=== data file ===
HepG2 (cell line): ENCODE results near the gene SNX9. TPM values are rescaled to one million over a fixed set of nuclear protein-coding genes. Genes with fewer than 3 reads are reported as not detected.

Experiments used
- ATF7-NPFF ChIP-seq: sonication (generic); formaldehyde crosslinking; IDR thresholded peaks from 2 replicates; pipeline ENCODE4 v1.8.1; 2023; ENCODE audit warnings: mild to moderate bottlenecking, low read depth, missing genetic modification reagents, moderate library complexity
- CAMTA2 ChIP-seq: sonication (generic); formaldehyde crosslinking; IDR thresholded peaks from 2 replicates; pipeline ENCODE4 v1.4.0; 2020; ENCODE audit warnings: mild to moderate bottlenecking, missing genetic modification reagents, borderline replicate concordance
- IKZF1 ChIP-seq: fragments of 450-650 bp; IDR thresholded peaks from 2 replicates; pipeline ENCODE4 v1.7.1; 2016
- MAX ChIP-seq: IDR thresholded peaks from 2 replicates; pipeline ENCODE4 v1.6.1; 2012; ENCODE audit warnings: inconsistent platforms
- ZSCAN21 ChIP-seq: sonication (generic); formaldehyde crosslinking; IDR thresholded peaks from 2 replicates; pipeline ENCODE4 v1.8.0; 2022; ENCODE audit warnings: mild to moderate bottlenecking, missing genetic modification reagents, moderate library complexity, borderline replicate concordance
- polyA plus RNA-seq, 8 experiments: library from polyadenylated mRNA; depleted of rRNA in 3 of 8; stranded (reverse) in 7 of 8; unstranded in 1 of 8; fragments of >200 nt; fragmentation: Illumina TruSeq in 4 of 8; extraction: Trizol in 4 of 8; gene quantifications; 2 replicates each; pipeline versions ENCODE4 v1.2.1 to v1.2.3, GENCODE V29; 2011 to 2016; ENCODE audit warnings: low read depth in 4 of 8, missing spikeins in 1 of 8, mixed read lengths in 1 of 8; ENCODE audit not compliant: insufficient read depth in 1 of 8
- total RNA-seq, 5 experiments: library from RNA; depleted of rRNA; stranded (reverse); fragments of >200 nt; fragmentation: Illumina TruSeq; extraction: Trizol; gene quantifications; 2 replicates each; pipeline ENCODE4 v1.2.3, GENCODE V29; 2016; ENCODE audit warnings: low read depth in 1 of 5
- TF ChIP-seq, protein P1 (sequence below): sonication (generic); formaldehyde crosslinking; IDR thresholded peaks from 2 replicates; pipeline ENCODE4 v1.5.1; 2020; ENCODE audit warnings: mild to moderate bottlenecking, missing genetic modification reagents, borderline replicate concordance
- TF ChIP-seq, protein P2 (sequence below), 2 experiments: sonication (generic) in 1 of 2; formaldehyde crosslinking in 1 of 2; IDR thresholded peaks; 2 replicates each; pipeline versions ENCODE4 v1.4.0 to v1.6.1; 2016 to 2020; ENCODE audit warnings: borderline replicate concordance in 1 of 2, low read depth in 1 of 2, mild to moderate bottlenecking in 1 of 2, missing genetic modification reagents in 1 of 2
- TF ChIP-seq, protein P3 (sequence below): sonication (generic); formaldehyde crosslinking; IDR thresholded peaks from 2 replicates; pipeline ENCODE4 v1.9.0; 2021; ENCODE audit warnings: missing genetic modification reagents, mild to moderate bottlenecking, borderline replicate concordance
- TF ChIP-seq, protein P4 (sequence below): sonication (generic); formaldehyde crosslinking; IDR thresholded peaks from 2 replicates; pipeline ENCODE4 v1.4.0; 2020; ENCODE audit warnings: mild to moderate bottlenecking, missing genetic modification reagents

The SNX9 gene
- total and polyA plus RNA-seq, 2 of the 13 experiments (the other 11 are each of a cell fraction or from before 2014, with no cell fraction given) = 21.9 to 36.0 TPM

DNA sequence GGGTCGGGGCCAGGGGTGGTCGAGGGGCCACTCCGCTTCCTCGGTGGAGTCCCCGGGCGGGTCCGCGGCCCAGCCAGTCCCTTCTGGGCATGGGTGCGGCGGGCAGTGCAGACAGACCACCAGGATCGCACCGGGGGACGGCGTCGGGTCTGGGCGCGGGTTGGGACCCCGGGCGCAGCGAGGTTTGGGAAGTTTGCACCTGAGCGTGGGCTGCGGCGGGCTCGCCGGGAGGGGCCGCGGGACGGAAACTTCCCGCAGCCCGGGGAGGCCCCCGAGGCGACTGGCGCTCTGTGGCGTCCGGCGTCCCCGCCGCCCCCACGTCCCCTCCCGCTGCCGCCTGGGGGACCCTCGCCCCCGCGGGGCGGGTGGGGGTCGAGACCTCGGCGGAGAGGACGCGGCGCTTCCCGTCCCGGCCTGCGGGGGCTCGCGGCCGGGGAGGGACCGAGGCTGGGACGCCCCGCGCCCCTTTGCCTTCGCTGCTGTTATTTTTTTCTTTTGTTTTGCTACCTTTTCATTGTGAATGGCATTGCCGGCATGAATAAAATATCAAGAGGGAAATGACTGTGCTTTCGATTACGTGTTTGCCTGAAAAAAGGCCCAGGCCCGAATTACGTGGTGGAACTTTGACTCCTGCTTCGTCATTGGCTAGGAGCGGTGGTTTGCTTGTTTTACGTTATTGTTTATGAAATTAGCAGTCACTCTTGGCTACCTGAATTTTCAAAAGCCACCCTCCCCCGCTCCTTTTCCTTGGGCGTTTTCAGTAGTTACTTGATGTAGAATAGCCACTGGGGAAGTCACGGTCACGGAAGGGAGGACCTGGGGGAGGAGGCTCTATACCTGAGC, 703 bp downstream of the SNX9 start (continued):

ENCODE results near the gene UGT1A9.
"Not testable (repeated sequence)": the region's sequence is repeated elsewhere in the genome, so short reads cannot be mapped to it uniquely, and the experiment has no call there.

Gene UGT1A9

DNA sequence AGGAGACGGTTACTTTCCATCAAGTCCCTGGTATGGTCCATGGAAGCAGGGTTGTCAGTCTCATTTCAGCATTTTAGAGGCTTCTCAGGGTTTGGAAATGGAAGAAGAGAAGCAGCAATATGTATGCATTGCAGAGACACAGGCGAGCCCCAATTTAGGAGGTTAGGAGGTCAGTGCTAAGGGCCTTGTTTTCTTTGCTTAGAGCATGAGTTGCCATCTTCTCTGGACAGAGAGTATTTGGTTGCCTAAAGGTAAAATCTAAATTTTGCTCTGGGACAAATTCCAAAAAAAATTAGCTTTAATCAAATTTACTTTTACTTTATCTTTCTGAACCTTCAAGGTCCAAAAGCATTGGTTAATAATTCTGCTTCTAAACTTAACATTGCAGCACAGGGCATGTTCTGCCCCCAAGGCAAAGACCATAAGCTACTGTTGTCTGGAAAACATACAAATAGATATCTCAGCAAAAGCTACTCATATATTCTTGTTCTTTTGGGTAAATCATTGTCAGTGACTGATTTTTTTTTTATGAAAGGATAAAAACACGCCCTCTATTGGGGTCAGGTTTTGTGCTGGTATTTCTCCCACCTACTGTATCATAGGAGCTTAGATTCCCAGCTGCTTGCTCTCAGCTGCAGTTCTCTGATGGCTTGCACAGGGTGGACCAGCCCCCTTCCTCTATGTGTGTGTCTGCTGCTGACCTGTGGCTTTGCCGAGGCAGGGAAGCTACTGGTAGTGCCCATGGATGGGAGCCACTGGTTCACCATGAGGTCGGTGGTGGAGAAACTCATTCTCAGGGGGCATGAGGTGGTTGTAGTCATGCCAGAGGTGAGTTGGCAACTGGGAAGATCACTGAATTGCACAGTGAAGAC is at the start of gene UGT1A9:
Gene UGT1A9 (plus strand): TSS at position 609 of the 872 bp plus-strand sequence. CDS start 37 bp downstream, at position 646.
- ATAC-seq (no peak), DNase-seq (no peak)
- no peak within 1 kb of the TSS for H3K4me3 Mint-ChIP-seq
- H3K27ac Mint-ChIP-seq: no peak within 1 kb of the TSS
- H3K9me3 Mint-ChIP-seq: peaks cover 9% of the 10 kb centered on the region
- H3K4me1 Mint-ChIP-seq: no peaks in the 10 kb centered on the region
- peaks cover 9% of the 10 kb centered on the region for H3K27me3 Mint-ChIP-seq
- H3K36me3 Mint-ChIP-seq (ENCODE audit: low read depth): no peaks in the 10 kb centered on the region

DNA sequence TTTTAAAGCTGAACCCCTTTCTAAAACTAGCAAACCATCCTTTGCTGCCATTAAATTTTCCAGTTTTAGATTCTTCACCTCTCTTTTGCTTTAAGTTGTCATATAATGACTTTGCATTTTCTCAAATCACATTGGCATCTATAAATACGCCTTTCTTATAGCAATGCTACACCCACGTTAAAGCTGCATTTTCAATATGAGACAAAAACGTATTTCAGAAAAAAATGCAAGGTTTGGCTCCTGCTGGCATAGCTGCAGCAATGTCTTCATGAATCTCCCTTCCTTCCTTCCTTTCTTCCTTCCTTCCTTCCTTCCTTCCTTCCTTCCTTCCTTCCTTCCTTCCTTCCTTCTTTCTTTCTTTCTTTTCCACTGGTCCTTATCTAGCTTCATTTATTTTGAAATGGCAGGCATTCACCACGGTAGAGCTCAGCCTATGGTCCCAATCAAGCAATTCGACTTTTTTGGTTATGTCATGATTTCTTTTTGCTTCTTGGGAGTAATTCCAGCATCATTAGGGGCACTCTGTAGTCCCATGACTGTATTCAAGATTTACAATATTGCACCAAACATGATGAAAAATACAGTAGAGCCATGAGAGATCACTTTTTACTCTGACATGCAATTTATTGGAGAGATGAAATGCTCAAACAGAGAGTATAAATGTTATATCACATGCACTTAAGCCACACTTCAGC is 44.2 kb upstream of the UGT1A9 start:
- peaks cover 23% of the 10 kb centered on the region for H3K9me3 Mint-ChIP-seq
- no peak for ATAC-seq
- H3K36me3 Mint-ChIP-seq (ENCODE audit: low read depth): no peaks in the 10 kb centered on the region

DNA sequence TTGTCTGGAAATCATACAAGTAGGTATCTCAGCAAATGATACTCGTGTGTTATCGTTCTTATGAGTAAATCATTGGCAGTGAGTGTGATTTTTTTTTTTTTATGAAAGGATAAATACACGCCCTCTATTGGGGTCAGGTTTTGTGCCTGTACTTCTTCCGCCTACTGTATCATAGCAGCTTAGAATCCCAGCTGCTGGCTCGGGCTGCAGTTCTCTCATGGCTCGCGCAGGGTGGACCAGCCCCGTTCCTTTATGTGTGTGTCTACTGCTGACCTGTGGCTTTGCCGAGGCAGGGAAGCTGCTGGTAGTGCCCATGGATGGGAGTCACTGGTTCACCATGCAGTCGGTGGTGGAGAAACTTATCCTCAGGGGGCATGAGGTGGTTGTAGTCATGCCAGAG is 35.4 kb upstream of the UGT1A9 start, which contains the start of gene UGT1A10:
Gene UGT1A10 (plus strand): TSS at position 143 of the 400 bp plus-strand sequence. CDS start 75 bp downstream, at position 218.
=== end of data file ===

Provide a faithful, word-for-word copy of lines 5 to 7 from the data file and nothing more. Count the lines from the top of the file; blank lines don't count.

- IKZF1 ChIP-seq: fragments of 450-650 bp; IDR thresholded peaks from 2 replicates; pipeline ENCODE4 v1.7.1; 2016
- MAX ChIP-seq: IDR thresholded peaks from 2 replicates; pipeline ENCODE4 v1.6.1; 2012; ENCODE audit warnings: inconsistent platforms
- ZSCAN21 ChIP-seq: sonication (generic); formaldehyde crosslinking; IDR thresholded peaks from 2 replicates; pipeline ENCODE4 v1.8.0; 2022; ENCODE audit warnings: mild to moderate bottlenecking, missing genetic modification reagents, moderate library complexity, borderline replicate concordance